Yet this partisan rhetoric is what Burchell has been writing for The Australian for some time. His intellectual credibility has nosedived as a result. To his credit Burchell, in this op-ed, undercuts the standard duality of the cultural war by acknowledging that the great majority of Australians clearly do not fit either of these opposed pictures very closely:

Rather, they're in that vast, uncharted space between these extremes, a space suffused with vaguely nostalgic images of a kinder, simpler nation from a lost era, as well as with the sundry appurtenances of our imagined future - obscure Asian condiments in the kitchen, snatches of modernist decor, a TV the size of a ping-pong table that transmits the world news 24/7. In many respects, indeed, they hanker most of all to be told that these two aspects of our imagination are compatible - that we can remain tied to kith and kin, and to many of the values of our parents and ancestors, all the while cleaving to the promise of a new world that feeds on personal re-invention, endless self-adaption, and only half-glimpsed opportunities.

This, presumably is middle Australia, which is indifferent to the new values of sustainability in a world of climate change. Burchell wants us to believe that they so tied many of the values of our parents and ancestors that they have turned their back on, or are blind to, the new values of sustainability in the postmodern world of personal re-invention, endless self-adaption, and half-glimpsed opportunities.

| Posted by Gary Sauer-Thompson at 11:29 AM | | Comments (9)


Millions of Australians love 'fibrous roast beef' and own 'ageing V8 utes'? Whereas tens of thousands believe the private economy (whatever that is) is 'a moral abomination on the scale of the slave trade'? Good god, why would anyone pay someone to write such tripe? More to the point, why TF would anyone one read it? You obviously need to get a life Gary.

Never mind Tim Tams on a white napkin...don't forget the Iced Vo-Vo's and the tea thermos on the way out to the footy.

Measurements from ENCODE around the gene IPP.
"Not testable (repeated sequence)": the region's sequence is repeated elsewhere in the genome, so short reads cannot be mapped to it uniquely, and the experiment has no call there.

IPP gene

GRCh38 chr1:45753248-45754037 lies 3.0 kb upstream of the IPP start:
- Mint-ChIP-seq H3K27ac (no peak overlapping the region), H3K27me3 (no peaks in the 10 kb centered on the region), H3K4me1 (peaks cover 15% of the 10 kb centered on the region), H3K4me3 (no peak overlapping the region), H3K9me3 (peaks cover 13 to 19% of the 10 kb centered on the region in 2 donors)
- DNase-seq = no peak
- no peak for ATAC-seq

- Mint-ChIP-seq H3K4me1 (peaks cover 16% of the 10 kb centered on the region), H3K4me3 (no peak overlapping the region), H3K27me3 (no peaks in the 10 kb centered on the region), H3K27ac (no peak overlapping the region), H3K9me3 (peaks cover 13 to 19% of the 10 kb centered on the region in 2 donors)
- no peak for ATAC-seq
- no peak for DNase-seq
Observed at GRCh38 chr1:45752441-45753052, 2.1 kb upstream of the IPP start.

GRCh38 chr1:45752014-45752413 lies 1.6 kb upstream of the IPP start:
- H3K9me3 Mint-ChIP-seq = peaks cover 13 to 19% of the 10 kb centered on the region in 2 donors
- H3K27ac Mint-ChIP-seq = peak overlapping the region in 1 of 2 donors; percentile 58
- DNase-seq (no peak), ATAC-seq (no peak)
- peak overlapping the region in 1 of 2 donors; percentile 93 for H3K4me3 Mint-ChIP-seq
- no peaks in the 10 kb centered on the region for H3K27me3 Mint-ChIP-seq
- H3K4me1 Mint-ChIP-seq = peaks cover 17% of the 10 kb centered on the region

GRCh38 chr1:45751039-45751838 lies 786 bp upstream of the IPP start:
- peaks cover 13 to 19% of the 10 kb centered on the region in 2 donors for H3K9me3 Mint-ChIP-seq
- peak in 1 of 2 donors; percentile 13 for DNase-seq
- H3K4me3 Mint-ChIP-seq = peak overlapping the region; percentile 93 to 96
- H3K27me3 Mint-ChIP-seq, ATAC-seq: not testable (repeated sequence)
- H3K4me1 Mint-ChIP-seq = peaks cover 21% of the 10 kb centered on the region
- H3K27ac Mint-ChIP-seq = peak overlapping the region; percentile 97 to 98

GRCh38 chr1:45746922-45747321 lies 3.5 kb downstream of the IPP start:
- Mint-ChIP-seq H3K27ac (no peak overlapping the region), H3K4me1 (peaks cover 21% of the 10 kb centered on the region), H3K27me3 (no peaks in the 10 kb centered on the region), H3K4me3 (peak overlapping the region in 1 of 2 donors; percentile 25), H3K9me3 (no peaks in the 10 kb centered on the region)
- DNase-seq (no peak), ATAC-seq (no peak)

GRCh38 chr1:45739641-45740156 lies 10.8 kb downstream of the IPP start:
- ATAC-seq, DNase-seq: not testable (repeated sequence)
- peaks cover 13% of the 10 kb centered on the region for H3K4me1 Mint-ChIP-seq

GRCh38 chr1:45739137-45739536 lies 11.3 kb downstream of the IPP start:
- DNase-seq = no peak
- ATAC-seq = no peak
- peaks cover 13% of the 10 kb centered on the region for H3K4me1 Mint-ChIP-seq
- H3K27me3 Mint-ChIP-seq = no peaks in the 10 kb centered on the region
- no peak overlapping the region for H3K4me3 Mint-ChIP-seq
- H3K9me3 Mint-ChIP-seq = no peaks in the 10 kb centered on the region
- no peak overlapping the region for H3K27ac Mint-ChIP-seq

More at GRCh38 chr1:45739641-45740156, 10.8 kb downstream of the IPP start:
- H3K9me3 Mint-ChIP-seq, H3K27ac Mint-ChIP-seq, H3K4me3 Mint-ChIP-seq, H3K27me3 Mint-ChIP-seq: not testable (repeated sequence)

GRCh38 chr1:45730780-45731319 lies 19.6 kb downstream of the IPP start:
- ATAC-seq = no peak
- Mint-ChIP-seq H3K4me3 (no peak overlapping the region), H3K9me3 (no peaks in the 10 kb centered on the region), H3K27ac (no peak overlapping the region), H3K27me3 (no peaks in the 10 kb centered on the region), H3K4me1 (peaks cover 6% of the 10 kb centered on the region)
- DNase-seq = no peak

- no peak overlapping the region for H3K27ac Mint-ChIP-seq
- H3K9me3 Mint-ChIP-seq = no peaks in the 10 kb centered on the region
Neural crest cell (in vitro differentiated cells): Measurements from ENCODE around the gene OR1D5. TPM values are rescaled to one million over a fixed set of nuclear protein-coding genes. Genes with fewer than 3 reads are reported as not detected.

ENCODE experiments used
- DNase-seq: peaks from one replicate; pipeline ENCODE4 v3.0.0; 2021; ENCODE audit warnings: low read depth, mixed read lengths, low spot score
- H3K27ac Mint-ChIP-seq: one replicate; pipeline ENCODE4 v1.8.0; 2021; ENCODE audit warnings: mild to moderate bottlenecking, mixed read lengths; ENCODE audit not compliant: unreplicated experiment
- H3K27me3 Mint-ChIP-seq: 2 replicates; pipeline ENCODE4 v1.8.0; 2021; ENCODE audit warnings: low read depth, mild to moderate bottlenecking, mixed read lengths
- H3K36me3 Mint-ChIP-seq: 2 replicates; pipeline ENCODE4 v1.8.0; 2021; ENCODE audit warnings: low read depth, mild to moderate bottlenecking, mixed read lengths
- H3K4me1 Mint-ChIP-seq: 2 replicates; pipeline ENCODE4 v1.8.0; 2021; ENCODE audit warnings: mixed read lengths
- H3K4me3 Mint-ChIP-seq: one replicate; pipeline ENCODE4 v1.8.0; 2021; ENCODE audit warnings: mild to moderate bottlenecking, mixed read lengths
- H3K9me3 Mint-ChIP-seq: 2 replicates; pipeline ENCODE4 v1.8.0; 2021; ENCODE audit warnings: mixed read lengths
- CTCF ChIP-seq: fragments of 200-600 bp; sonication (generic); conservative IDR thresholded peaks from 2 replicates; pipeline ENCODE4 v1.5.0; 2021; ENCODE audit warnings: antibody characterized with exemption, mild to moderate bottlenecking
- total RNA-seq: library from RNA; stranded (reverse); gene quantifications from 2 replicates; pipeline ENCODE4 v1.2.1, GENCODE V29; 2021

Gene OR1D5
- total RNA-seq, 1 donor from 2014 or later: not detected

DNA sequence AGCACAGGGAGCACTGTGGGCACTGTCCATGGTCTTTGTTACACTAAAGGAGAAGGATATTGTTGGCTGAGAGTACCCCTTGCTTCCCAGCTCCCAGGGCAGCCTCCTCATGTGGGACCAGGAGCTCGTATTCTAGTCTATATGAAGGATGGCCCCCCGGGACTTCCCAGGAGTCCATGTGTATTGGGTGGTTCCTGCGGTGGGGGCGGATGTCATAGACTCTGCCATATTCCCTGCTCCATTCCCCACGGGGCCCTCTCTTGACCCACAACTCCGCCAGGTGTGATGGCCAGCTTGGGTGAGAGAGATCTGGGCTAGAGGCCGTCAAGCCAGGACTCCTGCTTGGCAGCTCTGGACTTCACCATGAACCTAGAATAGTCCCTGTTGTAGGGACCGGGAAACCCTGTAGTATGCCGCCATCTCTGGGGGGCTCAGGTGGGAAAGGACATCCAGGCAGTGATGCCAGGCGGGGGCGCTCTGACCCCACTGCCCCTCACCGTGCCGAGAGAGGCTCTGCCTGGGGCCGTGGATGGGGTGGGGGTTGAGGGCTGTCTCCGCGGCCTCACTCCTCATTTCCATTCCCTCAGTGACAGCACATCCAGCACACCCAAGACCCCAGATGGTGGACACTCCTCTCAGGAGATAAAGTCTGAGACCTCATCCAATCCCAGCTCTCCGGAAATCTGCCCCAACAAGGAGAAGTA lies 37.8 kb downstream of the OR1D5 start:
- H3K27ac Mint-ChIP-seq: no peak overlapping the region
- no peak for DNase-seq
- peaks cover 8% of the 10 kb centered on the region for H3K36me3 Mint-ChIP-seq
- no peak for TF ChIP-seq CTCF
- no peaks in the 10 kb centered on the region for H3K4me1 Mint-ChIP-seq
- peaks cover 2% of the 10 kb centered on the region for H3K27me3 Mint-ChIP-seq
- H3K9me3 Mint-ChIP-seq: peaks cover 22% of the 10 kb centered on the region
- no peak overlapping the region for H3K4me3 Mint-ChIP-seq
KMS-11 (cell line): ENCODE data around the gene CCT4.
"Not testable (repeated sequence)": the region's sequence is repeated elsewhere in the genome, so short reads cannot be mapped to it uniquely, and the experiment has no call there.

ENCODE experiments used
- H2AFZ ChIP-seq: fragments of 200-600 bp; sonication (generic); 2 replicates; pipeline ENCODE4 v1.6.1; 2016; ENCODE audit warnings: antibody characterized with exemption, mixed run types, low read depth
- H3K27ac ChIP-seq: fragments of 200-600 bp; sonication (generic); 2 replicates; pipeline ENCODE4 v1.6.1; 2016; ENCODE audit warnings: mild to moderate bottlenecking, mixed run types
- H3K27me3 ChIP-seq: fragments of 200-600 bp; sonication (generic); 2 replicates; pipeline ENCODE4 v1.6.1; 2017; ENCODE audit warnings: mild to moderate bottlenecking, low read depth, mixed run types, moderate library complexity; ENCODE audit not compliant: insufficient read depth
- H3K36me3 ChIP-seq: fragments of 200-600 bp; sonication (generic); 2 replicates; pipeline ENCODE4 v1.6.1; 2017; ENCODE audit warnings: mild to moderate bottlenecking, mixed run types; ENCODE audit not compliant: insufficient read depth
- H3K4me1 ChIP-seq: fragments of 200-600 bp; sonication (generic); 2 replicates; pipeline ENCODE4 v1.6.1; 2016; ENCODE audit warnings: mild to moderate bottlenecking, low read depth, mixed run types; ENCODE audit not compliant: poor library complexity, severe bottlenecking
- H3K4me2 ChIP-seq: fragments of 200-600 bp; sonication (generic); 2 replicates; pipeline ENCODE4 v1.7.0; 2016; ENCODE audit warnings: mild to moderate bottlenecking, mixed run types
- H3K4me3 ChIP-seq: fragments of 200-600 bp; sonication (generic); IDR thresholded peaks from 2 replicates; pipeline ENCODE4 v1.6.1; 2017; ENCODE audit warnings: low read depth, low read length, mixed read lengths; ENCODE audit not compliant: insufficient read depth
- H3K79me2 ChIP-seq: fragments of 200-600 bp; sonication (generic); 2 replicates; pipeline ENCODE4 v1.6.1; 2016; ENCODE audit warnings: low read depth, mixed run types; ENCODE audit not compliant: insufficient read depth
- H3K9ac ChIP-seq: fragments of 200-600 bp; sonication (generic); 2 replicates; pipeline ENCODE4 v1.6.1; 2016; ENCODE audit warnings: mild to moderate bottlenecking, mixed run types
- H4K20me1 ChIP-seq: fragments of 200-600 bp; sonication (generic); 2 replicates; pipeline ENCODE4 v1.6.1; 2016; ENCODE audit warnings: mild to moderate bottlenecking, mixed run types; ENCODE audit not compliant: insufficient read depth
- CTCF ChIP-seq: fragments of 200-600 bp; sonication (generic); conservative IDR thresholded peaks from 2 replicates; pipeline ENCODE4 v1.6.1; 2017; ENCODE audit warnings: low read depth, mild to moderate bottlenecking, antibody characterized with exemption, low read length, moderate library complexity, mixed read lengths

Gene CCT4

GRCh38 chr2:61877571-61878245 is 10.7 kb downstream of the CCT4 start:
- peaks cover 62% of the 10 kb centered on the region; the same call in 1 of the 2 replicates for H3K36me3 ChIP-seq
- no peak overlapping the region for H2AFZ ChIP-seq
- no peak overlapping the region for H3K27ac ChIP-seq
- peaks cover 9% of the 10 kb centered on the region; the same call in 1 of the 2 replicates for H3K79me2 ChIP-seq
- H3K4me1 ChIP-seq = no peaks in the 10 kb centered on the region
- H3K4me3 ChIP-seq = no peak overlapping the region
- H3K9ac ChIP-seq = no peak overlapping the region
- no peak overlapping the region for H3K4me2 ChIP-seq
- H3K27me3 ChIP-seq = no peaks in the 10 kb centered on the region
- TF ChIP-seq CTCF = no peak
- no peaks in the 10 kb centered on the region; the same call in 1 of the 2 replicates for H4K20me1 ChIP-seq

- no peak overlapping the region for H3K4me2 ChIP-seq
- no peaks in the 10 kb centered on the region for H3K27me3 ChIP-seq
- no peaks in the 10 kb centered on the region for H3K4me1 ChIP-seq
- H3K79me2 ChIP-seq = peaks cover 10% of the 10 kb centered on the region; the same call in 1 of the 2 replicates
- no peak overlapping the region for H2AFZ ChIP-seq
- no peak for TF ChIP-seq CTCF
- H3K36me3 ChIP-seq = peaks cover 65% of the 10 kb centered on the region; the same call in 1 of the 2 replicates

Is there a false dichotomy to which we are being alerted to, here?
You somehow can't be faithful to the values and people you were brought up with, yet also adapt to changing circumstances, wtf?

I agree. I just wanted to point out how bad this commentary in The Australian is. But I guess that people already knew that. That is why they are not bothering to read it.I also wanted to point out how Burchill is rejecting a central tenet of the cultural wars-----the idea of two warring groups, defined primarily not by nominal religion, ethnicity, social class, or even political affiliation, but rather by ideological world views.

The truth of the matter is that Australian society is probably deeply divided on some moral issues--eg., traditional Christian values versus progressive secularism.

I sympathise Gary. Better to get some thoughts down as it helps to take your mind off the nausea.

And does he seriously think that the working class in the 80's voted for the Coalition?

goodness what he thinks. Maybe he thought that Hawke and Keating sold out the working class and trashed the traditions of the ALP as a result?

The Australian - the world's most expensive and well distributed zine? Outer suburban/blue-collar Australia - apparently lacking the agency, curiosity, flexibility or intellectual capacity to engage at all reflexively with the past 30 years - merely exists as a tired rhetorical prop for an uninspiring Burchell.

Is he trying to tell us that the Saab-driving eggheads are trying to outlaw roast beef, V8 utes and trade apprenticeships? Are these pillars of Aussie life under threat by the effete elitists? Is THAT what he's worried about???

Oh, and those limp-wristed city folk are responsible for the summer bush fires too!!!!

For the NSW Right the inner city professionals are effete folks who frequent cafes, rather than Sunday lawn-mowing fair dinkum “middle Australians” of suburbia (Western Sydney). The seat of Lindsay is the heart of the nation. Where western Sydney goes so goes Sydney etc etc